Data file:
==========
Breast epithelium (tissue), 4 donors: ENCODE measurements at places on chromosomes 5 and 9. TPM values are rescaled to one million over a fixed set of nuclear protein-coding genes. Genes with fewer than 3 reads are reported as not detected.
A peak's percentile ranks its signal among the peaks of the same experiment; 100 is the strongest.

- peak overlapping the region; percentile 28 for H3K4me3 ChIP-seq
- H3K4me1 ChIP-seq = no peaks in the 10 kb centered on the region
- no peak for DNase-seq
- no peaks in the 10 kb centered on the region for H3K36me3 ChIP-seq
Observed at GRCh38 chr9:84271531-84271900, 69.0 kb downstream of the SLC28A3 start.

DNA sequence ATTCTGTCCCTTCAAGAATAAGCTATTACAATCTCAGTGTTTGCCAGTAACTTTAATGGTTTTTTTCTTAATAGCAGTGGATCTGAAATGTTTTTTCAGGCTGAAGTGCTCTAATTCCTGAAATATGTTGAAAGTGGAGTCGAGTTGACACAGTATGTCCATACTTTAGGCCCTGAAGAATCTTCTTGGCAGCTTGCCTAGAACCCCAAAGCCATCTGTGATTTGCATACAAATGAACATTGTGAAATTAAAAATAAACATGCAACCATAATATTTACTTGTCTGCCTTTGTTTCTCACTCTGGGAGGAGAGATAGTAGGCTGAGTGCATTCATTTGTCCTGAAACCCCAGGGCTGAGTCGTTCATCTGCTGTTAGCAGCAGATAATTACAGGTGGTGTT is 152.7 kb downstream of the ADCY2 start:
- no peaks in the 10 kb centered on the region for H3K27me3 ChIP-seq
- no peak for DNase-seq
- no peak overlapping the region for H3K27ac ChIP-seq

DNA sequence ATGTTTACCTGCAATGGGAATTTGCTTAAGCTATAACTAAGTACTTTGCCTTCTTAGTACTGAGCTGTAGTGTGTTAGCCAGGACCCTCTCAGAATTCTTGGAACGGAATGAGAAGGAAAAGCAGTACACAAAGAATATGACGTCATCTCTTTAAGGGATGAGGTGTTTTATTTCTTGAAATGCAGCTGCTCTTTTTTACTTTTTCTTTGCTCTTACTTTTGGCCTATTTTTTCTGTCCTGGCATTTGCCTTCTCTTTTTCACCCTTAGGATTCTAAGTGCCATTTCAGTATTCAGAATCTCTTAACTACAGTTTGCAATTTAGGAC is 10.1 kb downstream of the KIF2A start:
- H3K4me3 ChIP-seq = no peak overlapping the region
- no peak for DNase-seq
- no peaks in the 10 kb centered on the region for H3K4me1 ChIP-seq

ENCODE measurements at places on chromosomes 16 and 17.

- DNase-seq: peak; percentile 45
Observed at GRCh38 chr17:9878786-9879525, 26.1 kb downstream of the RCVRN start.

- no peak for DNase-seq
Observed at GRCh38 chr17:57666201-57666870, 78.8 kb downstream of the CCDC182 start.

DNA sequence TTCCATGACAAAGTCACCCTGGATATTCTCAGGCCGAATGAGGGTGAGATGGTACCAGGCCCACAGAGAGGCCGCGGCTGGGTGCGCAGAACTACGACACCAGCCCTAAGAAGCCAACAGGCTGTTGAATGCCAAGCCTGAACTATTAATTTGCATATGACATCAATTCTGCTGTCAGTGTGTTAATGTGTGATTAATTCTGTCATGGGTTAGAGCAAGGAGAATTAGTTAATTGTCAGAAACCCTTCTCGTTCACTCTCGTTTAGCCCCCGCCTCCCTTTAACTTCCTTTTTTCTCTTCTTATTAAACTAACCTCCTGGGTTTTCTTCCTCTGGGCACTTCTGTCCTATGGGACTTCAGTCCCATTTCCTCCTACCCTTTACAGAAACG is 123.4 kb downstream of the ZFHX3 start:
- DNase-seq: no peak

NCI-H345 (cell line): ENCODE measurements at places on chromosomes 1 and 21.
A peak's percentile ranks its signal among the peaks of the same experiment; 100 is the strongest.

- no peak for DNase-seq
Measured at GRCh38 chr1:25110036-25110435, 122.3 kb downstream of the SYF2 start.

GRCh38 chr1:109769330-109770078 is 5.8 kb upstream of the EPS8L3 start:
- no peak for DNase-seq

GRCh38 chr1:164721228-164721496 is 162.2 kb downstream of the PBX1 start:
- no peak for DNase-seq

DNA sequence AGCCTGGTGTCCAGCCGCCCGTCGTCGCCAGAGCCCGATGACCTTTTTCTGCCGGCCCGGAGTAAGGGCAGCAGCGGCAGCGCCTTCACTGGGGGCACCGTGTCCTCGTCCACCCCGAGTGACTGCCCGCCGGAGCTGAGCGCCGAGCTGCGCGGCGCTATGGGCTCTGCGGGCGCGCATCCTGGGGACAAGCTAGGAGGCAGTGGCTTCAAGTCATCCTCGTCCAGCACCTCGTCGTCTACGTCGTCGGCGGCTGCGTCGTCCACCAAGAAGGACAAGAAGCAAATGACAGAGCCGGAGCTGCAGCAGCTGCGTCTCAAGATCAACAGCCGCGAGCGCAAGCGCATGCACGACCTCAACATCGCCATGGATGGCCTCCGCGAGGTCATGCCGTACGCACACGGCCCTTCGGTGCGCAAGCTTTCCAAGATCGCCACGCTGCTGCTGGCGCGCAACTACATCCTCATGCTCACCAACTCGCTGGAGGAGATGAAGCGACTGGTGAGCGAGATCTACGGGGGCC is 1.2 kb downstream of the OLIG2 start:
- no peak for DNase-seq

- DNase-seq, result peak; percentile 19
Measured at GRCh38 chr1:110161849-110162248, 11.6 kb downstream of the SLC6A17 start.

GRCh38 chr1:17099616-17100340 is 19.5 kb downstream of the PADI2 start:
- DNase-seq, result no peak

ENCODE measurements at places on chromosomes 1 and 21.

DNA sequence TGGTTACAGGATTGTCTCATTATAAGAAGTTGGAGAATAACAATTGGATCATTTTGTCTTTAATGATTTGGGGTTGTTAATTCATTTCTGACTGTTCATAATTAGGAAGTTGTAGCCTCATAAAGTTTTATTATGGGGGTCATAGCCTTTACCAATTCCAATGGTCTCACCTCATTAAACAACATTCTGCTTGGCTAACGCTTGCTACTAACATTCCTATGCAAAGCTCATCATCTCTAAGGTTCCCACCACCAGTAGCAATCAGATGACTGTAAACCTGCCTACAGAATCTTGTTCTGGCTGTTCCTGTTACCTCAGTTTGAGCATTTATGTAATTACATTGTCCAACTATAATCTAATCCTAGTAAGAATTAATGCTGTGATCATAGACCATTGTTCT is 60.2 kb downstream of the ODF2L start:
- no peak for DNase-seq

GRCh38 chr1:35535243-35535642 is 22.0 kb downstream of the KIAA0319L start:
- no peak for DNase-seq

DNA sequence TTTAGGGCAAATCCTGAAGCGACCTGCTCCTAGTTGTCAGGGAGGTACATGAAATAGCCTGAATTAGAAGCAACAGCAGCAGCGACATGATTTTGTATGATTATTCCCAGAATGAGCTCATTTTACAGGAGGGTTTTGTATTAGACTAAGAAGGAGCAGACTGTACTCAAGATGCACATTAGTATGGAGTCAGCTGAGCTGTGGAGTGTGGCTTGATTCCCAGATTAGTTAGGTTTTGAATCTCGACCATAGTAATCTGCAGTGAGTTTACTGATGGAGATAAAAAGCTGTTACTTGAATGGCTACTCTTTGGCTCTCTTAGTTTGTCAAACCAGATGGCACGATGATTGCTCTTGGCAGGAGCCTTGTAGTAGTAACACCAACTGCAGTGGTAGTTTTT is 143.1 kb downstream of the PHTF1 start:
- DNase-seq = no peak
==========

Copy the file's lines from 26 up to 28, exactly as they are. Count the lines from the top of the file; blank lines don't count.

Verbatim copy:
Measured at GRCh38 chr1:25110036-25110435, 122.3 kb downstream of the SYF2 start.

GRCh38 chr1:109769330-109770078 is 5.8 kb upstream of the EPS8L3 start:
- no peak for DNase-seq